Monthly Archives: August 2013

Hiking in Colorado National Monument

This week’s hike took us to western Colorado to hike the magnificent Colorado National Monument. The monument’s plateau rises over 2,000 feet above the Grand Valley of the Colorado River. The 32 square mile monument is part of the Colorado Plateau, which also includes the Grand Canyon, Bryce Canyon and Arches National Park.

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The monument was first a dream of John Otto. Otto lived in the desolate area near the monument in 1907. He relentlessly promoted the land to become a national park. He convinced the town folks of Grand Junction to petition congress and in 1911, the Colorado National Monument was established. Otto started on the roads into the area, but much of the heavy lifting on the road within the monument was conducted by the Civilian Conservation Corps during the Great Depression. When you drive up to the top, along the plateau and back down you will be forever thankful for these men and all they did for a $1 per day salary.

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We were lucky to spot our state’s animal, a big horn sheep ram getting ready to play on the steep cliffs.

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This photograph shows the Monument Canyon Trail as it switchbacks down 600 steep feet from the plateau to the canyon below. The trail is a total of six miles in length. Our goal was to hike down to the four mile mark and back, for a total of 8 miles.

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Photographs do absolutely no justice to the massive rocks carved out by centuries of water and wind erosion.

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The trail was challenging and was cut through the red rock formations in a masterful way.

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When you stop and take in the enormity of the wilderness, you realize just how small you are in the whole scope of things.

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The trail offers amazing views and scary drop offs.

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I have never had a bad day hiking, nor have I ever experienced an angry fellow hiker. Hiking is happy time for sure.

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Spectacular scenery.

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Close up of the rock formations.

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This photo location made Sandy get a bit nervous.

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Lots of these little critters all along the trail.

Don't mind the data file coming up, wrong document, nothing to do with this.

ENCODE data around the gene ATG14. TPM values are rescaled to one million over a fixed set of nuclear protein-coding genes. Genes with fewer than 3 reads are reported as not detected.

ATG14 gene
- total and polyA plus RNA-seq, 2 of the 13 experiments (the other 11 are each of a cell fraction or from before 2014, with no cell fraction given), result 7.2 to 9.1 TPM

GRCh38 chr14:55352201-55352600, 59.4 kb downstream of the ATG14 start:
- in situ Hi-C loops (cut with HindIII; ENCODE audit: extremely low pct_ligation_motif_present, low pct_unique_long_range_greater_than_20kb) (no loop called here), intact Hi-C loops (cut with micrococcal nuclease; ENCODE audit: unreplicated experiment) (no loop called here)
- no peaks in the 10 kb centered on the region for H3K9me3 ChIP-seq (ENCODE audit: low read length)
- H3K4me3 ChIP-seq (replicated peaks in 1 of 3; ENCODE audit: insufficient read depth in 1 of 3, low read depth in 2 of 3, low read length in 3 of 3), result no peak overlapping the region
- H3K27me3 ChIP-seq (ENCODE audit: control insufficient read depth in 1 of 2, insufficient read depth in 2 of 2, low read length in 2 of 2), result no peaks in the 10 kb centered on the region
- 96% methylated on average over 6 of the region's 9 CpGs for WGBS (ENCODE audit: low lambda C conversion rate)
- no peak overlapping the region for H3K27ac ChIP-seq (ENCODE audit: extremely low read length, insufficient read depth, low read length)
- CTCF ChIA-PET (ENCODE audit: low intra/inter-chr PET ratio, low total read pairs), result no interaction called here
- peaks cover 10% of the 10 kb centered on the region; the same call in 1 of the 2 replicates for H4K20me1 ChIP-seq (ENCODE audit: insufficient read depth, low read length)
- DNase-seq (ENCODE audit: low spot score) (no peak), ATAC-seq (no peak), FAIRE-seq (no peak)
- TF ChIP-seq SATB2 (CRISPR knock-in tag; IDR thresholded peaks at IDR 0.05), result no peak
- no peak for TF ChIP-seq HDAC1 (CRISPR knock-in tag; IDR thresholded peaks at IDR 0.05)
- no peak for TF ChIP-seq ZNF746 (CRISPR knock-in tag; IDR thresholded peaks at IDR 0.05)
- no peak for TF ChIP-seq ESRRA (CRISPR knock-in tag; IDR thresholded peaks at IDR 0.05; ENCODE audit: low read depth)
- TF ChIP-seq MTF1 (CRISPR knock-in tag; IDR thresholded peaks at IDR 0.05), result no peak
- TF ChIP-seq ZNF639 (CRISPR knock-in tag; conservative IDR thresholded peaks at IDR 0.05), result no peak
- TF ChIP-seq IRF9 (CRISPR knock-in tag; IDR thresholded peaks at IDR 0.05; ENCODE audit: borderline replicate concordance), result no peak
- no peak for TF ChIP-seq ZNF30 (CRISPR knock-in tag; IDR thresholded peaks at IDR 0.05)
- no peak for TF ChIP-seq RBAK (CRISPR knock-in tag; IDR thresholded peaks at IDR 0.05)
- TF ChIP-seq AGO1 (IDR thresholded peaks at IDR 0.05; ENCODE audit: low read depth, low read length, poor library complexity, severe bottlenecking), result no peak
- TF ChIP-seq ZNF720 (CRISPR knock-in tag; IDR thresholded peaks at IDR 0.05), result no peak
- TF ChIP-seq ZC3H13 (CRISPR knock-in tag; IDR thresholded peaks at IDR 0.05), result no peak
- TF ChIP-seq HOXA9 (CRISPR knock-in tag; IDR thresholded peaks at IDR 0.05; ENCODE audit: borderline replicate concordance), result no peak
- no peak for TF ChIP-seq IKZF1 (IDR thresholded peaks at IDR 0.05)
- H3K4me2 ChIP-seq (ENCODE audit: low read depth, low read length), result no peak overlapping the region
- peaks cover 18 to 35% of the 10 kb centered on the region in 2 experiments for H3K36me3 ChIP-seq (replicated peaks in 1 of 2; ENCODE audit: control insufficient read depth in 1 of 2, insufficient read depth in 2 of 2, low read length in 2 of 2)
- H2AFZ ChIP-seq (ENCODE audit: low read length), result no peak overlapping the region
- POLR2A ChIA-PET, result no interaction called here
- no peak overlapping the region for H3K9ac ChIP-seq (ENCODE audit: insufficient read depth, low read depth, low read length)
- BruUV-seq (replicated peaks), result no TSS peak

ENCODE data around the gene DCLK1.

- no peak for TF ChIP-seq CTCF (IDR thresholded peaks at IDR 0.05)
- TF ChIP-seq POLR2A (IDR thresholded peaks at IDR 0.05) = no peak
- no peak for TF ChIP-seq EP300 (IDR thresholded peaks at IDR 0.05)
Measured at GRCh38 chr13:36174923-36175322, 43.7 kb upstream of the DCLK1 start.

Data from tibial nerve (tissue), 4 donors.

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Huge drop offs all along the trail. Whatever you do, don’t look down!

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Amazing! I will just let the next four photos speak for themselves.

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This is the two mile point, where we met a parks ranger. He advised of some pending storms which could result in flash flooding on the canyon floor. The trail crossed several semi-dry river beds, which had flowed heavily when a morning storm hit earlier in the day. We made the decision to turn back as we saw the large thunderheads beginning to form. The rain hit as we were climbing the steepest portion of the trail. Later in the afternoon, flash floods hit he canyon floor. Good decision.

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The 2014 Camino calendar is out!

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August 26, 2013 · 07:54

Short hike and tour of Colorado’s best preserved ghost towns

This week we decided to take a bit of a break on our weekly hikes by heading up to Chaffee and Summit County, Colorado and the historic towns of Nathrop, St. Elmo and Breckenridge.

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Our first stop was beautiful Agnes Vallie Falls. Only a mile round trip, the hike up was really fun. The beginning of the trail consists of about a quarter mile of well groomed granite steps. The waterfall is in an interesting area where the rocky terrain tilts sideways in all direction and the falling water is the only way to get your balance bearings. Sandy and I sat back and watched the falls for several minutes. It was a very relaxing time.

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On he way down we were presented with a great view of Mt. Antero, one of Colorado’s 54 – 14,000+ foot peaks.

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After hiking back to our car, we headed up the road to the best preserved ghost town in Colorado, St. Elmo. The townsfolk are boastful that the little mining camp is not “restored”, but preserved.